ZION NATIONAL PARK, Utah (ABC4 News) – Utah health department officials are warning visitors and their pets to stay out of the Virgin River in Zion National Park after toxins from a harmful bacteria were found in the water.
On Saturday July 4, the Utah Department of Environmental Quality’s Division of Water quality and the National Park Service received a report of a dog dying an hour after swimming in the North Fork area of the Virgin River.
According to the DEQ and DWQ, the dog, a Siberian Husky, was playing in the river and was “snapping” at algae growing on the rocks prior to its death.
Within an hour, the dog exhibited symptoms consistent with possible exposure to cyanobacteria toxins produced by the harmful algae blooms. The dog could not walk, was in pain, and was having seizures.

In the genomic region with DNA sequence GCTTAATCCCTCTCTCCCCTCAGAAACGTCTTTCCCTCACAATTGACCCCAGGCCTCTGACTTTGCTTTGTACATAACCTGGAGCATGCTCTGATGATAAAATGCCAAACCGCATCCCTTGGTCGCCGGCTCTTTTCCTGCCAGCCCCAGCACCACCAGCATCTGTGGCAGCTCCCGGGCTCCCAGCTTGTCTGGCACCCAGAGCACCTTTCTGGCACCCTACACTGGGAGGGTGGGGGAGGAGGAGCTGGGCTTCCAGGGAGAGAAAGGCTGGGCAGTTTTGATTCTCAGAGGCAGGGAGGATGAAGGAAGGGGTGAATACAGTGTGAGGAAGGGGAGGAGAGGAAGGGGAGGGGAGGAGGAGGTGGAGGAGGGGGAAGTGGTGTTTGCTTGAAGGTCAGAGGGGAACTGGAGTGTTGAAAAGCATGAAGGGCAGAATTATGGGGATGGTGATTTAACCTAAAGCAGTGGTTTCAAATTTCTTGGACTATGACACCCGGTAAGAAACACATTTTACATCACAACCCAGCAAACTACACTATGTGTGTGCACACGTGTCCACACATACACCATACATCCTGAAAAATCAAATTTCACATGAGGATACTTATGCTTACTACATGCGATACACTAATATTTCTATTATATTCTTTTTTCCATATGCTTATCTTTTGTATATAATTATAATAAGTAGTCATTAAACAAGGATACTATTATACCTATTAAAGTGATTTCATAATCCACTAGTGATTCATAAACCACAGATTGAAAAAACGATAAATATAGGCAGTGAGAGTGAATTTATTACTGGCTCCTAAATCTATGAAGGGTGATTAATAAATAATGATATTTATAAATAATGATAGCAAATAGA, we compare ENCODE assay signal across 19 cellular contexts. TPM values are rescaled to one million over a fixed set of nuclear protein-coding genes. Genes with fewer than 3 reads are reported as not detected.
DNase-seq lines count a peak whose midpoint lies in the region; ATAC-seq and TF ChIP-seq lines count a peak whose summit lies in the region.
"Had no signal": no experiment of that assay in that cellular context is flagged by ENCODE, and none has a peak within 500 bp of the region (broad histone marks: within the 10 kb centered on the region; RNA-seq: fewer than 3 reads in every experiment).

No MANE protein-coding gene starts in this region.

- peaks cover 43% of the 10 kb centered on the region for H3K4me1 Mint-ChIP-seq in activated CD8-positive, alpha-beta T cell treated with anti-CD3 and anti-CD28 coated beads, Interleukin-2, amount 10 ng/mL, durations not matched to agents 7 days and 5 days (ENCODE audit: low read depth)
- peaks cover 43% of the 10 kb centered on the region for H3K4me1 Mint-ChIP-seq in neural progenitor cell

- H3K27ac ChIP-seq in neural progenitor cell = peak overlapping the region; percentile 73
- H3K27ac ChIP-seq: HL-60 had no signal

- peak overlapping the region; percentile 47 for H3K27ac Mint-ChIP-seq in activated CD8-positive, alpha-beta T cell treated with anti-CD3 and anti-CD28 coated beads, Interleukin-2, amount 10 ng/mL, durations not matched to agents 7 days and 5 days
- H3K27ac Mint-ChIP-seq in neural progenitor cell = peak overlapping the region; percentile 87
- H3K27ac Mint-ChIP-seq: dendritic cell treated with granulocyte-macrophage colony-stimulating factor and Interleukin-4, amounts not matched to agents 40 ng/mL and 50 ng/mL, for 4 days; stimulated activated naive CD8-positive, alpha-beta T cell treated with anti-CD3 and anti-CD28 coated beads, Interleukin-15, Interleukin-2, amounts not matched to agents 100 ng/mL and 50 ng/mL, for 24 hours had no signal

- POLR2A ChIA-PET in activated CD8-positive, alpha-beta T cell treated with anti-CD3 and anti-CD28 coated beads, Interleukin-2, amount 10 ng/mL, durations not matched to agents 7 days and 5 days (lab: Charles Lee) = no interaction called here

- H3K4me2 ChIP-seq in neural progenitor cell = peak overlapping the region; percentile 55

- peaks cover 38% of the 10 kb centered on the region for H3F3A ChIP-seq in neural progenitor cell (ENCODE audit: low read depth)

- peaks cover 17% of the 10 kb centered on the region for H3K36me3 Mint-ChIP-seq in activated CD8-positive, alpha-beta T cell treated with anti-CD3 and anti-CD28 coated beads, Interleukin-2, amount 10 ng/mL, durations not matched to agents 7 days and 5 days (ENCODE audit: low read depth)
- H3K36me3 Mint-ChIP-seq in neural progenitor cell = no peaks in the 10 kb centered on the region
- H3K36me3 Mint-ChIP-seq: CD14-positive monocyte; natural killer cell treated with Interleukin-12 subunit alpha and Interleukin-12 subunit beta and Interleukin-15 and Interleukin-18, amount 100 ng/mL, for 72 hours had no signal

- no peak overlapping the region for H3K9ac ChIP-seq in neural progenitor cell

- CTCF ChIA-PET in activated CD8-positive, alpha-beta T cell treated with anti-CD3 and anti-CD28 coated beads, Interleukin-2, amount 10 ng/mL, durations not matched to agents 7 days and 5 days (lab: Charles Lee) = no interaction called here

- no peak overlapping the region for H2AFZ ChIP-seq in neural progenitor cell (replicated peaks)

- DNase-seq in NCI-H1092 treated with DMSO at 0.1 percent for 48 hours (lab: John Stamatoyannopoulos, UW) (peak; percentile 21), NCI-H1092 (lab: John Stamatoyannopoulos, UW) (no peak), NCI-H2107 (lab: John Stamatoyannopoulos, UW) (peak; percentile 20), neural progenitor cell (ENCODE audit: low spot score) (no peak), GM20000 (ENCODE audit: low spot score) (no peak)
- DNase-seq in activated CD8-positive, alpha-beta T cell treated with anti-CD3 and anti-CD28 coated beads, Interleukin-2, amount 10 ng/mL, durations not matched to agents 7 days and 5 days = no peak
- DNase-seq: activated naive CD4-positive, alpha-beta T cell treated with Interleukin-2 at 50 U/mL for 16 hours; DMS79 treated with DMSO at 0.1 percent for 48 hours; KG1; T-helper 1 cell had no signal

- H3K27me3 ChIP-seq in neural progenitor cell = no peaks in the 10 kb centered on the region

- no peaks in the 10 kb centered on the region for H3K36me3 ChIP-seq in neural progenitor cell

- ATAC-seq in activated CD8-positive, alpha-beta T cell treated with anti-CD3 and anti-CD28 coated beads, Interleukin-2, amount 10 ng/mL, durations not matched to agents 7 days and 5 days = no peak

The DWQ says results from water samples taken in the river show a concentration of the toxic algae greater than 55 micrograms per litre. The health threshold is 15 micrograms per litre.
Zion National park officials warn visitors not to swim or submerge themselves in the river and to keep animals out of the water, and especially not allow pets to drink from the river. Signs will be posted in the park.
Water from the Virgin River is used for culinary use in Springdale, but is treated before human consumption. To date, water officials say no toxins have been found in the water after it has been treated.
Advanced treatment technology removes cyanotoxins out of water. The town of Springdale will continue testing the water after it’s treated to ensure it is safe to drink.
For concerns about possible human exposure, call your local physician or the Utah Poison Control Center at 1-800-222-1222. For concerns about pet exposure, call your local veterinarian.
The public is encouraged to call the DEQ if they see an algae bloom. The number for the Division of Environmental Quality is 801-536-4123. The latest samples from the Virgin River can be seen at habs.utah.gov.